Chmielewski joined the SS whilst unemployed in 1932 and joined the Nazi Party the following year. After initially serving in the office of Heinrich Himmler, he was transferred to the Columbia concentration camp in 1935 before moving to Sachsenhausen the following year. He was promoted to Untersturmführer in 1938 and attached to the Schutzhaftlagerführung (the
Protective custody units of the SS-Totenkopfverbände).
From 1940 to 1942, Chmielewski, by then a Hauptsturmführer, served as Schutzhaftlagerführer at Gusen where he developed a reputation for extreme brutality. He subsequently became commandant of the newly established Herzogenbusch camp.
Amongst the claims made against him was that he scalding prisoners with boiling water and ordered the drowning of prisoners in buckets of water during inspections. Fellow camp commandant Franz Ziereis claimed after the war that Chmielewski had used the skin of prisoners to make wallets, book binding etc., something Ziereis claimed was strictly forbidden by the Nazi authorities. Chmielewsk also gained a reputation for corruption while at at Herzogenbusch and he was eventually tried for enriching himself by stealing diamonds from prisoners. He was deprived of his position and rank, being succeeded as commandant by Adam Grünewald in 1943, and ended the war as an inmate at Dachau.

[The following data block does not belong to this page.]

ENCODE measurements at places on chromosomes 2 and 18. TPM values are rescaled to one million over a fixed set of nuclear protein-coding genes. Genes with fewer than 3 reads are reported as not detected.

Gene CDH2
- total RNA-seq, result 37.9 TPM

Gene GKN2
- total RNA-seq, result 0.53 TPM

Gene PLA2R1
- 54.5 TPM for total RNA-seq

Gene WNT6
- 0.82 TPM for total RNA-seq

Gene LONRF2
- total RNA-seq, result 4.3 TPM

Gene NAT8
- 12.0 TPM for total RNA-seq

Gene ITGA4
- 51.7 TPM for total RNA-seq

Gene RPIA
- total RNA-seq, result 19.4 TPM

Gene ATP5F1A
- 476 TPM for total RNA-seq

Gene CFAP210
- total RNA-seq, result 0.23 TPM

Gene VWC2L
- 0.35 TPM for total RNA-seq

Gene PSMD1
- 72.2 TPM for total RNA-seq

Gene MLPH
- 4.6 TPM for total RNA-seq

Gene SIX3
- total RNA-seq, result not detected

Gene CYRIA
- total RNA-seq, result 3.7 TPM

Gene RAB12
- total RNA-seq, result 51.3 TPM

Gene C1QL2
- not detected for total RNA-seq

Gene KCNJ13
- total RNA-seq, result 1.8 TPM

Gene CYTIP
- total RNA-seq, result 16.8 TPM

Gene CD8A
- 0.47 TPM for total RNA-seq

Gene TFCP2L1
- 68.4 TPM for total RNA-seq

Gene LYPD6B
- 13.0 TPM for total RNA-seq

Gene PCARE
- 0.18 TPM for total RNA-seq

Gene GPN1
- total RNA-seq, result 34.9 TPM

Having disappeared in Austria after the war, Chmielewski was not tried until 1961 when he was found, convicted of causing the deaths of prisoners, and sentenced to a life sentence of hard labor. He was released in March 1979 on mental health grounds and spent his last years in an institution at Chiemsee.
Karl Chmielewski, Wikipedia.